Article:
My final semester of high school, four years ago, I came down with a really bad case of viral pneumonia. My parents pointed fingers in every which direction as to who gave me the pneumonia, from the ladies at my Zumba class at the local JCC to my friend Joseph (who, at the time, had infected half my math class, including our teacher, with bronchitis).
However, trying to find a culprit was pointless. Regardless of who was responsible, I was out of school for six weeks and bedridden for most of them. There were a few joys, like the fact I was allowed to drop calculus, but it was mostly terrible. There were nights when I felt like I was drowning, the things that tasted great before felt inedible, including my favorite rugelach from the local bakery, and I missed out on an unusually tame Toronto winter.
Though many of the things that had previously brought me comfort failed when faced with pneumonia, one thing worked: Richard Linklater’s 2003 masterpiece School of Rock. Laying on the makeshift bed I had fashioned on my couch, I watched School of Rock over and over and over again. Credits would begin to roll to the tune of Jack Black and co. singing ACDC’s “It’s a Long Way to the Top,” and I would make my first movement in hours — reaching over to grab the remote — to go back to the DVD menu page and play the movie again.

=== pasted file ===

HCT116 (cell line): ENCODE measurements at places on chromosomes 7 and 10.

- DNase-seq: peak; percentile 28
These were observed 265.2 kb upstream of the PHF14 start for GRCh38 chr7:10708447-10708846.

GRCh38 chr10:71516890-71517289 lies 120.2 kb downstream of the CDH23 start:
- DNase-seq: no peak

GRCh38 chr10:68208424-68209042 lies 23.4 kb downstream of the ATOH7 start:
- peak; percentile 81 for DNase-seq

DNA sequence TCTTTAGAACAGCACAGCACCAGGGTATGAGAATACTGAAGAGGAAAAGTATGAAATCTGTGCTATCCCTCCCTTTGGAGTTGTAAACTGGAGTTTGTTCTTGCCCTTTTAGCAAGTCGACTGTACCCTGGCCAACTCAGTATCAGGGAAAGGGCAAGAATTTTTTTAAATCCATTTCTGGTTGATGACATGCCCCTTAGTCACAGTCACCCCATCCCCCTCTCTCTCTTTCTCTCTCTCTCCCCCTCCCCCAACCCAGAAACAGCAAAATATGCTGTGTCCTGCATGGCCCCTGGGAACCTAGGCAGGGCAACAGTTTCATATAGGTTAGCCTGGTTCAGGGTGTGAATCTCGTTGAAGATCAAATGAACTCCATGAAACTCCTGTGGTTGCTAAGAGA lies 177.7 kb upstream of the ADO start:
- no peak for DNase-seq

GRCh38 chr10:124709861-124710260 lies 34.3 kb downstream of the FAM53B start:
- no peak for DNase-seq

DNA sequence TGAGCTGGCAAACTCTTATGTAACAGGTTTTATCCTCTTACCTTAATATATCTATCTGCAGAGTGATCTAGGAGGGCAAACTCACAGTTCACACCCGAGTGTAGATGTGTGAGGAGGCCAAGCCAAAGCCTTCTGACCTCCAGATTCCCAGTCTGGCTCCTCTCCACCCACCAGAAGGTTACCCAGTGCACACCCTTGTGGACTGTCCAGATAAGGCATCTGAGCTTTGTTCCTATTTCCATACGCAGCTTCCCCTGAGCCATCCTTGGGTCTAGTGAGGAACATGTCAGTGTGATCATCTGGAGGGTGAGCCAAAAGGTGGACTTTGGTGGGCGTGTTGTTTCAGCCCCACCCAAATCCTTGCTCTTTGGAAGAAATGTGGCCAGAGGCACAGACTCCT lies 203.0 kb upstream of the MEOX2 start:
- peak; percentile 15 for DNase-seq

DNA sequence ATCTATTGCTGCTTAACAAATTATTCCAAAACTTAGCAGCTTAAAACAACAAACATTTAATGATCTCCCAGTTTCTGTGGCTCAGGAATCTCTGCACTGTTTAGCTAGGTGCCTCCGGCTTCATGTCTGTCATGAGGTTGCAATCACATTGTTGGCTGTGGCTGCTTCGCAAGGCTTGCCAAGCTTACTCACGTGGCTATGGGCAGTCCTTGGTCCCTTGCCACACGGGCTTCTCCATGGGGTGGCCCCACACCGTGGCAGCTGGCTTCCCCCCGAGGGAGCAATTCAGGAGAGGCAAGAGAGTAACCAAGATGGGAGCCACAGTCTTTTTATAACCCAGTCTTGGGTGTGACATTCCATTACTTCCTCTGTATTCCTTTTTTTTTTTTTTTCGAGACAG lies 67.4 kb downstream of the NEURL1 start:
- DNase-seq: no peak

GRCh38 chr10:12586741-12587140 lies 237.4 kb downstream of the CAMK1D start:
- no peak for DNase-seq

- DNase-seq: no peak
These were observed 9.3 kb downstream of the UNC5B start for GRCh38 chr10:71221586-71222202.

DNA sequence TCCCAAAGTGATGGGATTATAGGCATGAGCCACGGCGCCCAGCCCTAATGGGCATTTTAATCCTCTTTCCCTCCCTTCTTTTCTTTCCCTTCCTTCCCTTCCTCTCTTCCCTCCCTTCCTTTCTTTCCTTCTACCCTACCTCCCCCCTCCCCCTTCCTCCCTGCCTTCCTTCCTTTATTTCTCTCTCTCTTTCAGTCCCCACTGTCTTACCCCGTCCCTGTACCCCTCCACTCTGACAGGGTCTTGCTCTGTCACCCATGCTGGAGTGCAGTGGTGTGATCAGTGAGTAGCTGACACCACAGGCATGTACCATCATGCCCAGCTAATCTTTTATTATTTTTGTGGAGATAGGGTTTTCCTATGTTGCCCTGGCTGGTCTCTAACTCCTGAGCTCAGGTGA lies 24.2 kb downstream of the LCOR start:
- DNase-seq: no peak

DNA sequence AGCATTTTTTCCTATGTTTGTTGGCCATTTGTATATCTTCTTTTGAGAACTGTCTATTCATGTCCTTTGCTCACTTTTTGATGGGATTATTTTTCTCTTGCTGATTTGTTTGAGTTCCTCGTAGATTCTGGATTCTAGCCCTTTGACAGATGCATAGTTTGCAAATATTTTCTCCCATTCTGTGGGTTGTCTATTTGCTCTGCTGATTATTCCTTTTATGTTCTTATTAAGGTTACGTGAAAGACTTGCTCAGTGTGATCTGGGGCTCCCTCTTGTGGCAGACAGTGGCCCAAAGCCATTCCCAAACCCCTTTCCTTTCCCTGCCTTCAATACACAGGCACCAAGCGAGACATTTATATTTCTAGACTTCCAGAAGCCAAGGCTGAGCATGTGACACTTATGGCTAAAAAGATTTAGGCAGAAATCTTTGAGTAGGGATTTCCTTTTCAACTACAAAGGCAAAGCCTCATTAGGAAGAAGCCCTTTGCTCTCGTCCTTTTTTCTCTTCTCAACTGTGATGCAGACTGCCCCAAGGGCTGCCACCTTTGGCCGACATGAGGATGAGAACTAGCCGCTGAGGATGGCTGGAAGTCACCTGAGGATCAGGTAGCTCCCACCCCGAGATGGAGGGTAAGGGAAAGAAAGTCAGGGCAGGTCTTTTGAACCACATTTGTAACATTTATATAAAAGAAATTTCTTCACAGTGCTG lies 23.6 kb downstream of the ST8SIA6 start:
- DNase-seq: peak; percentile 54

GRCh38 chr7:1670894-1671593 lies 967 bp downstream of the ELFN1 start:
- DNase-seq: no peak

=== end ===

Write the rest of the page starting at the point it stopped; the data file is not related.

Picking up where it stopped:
For the uninitiated: School of Rock is a 2003 film starring Jack Black as Dewey Finn, an aspiring rock star turned prestigious prep school substitute teacher who galvanizes his fifth grade class to form a rock band in secret. The school’s principal, Roz Mullins (Joan Cusack!), feels pressure from the students’ parents to transform the school’s pupils into prodigies, and the students and the staff view her as an uptight ruler. In one of many memorable scenes, Dewey takes Roz to a bar to try to convince her to allow the students to participate in a battle of the bands; a drunk Roz agrees, while singing along to Stevie Nicks. And so rock music flows in the vein of every person in the movie: Dewey, the students, and even the initially sour Roz.